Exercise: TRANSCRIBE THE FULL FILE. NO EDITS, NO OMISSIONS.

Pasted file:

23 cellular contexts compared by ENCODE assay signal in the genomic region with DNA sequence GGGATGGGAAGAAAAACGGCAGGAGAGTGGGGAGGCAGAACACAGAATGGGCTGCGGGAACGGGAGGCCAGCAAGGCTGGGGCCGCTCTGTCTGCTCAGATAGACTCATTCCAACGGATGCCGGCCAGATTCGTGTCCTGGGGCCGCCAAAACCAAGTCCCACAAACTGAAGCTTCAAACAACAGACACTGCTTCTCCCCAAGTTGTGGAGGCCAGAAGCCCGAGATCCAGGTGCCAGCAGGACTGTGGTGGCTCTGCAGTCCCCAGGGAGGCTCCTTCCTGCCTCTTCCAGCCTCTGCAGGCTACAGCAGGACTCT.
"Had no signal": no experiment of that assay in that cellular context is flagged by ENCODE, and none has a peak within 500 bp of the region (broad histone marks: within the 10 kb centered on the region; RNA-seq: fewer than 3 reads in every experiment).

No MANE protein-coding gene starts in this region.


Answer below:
23 cellular contexts compared by ENCODE assay signal in the genomic region with DNA sequence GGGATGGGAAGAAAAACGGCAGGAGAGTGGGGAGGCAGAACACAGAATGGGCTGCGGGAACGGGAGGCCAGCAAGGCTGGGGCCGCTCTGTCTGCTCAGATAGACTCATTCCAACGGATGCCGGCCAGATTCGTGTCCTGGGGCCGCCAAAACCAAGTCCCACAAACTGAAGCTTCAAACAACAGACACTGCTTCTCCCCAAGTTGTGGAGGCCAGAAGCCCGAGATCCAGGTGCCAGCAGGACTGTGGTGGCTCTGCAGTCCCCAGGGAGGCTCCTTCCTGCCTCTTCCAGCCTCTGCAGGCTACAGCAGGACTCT.
"Had no signal": no experiment of that assay in that cellular context is flagged by ENCODE, and none has a peak within 500 bp of the region (broad histone marks: within the 10 kb centered on the region; RNA-seq: fewer than 3 reads in every experiment).

No MANE protein-coding gene starts in this region.